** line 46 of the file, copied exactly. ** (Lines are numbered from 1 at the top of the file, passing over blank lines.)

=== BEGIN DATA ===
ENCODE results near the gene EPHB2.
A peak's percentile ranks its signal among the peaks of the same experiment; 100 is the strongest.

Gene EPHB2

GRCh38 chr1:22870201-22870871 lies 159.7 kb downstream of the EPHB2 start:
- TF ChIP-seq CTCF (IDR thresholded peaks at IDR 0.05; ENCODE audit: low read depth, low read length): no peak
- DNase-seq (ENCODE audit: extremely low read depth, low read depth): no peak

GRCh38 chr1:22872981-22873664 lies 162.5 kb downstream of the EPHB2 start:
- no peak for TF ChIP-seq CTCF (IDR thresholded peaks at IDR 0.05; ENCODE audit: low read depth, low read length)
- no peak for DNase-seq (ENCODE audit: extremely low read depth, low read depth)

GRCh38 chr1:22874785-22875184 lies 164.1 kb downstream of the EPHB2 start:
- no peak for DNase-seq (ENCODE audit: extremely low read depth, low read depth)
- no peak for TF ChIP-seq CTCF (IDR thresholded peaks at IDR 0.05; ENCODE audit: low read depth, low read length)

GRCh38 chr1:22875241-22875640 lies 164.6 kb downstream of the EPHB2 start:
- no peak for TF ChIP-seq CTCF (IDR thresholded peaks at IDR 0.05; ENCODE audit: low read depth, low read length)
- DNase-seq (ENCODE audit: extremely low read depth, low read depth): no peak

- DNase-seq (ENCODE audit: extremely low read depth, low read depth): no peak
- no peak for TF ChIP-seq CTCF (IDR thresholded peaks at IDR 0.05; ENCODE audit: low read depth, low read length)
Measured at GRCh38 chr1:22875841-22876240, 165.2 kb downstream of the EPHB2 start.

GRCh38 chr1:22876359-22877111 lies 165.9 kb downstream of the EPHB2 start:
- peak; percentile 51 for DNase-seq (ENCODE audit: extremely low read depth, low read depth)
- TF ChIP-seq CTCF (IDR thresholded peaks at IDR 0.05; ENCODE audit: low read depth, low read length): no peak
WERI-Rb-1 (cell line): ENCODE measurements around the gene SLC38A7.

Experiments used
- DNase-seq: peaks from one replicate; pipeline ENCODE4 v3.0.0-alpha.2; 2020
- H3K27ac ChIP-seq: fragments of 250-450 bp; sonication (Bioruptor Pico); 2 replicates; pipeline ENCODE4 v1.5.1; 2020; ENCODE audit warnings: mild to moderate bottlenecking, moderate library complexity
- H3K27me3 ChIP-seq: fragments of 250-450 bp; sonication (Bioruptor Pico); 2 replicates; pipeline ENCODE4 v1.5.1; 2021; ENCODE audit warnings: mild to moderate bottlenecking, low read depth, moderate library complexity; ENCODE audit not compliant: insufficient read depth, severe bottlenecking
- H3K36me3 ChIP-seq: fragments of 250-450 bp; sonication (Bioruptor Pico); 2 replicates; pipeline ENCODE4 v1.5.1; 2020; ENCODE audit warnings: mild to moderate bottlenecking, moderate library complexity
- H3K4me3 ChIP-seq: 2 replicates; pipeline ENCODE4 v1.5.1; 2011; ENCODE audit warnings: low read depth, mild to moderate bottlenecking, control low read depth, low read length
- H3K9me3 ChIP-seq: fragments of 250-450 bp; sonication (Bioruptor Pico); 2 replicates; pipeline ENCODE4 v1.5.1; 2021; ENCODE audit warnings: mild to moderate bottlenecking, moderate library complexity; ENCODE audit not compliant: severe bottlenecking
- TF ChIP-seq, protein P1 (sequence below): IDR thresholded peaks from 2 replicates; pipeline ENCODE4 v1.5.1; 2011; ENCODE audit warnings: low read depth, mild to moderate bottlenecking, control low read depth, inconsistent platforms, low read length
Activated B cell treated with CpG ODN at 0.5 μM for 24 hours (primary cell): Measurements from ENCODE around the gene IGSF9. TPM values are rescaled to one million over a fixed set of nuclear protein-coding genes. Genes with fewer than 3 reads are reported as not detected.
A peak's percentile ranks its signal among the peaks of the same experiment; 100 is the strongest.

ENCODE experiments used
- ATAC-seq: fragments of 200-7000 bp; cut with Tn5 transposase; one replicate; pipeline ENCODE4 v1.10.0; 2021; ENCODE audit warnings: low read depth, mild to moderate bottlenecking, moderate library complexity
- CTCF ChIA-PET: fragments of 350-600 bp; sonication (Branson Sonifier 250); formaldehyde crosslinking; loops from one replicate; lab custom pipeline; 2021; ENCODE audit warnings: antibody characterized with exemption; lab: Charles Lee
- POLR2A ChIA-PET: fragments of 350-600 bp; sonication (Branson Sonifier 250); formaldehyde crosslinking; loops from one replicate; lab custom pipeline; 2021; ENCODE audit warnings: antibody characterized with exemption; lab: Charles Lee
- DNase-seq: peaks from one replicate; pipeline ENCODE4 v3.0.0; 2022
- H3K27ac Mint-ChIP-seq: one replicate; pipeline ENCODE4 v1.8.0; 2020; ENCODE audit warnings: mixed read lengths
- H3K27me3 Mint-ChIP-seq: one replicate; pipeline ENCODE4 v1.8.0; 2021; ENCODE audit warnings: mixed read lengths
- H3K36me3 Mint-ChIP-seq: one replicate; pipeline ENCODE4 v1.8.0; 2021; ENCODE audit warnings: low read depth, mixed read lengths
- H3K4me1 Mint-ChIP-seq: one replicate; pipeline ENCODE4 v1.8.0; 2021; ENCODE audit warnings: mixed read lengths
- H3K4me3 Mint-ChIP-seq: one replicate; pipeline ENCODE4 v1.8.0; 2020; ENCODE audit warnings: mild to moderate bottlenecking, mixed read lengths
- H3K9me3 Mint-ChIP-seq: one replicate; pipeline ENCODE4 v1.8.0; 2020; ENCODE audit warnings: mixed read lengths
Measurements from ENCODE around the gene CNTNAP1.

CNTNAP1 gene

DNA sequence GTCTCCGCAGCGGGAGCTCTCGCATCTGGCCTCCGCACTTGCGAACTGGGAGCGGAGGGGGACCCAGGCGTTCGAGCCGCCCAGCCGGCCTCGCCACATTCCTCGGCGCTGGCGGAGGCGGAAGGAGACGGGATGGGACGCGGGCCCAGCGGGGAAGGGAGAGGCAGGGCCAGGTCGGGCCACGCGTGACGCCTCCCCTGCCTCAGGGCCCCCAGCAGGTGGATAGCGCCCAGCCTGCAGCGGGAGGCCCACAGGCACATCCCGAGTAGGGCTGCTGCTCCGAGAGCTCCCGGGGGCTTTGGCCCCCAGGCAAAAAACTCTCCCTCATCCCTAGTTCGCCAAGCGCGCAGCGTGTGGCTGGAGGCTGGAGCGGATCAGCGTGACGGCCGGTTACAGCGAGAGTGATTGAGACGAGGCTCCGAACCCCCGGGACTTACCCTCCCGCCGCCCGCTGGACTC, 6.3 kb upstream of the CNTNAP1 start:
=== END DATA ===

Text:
DNA sequence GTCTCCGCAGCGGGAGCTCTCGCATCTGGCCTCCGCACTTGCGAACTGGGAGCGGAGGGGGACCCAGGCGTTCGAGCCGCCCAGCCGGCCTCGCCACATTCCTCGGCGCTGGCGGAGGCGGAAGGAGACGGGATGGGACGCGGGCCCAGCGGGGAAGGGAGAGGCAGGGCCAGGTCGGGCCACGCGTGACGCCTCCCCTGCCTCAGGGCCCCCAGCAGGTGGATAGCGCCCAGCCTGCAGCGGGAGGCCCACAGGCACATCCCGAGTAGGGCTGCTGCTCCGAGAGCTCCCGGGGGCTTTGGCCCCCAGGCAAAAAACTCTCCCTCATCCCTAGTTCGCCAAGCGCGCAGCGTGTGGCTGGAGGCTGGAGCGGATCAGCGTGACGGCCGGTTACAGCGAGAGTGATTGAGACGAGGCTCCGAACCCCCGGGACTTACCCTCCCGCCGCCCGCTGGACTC, 6.3 kb upstream of the CNTNAP1 start: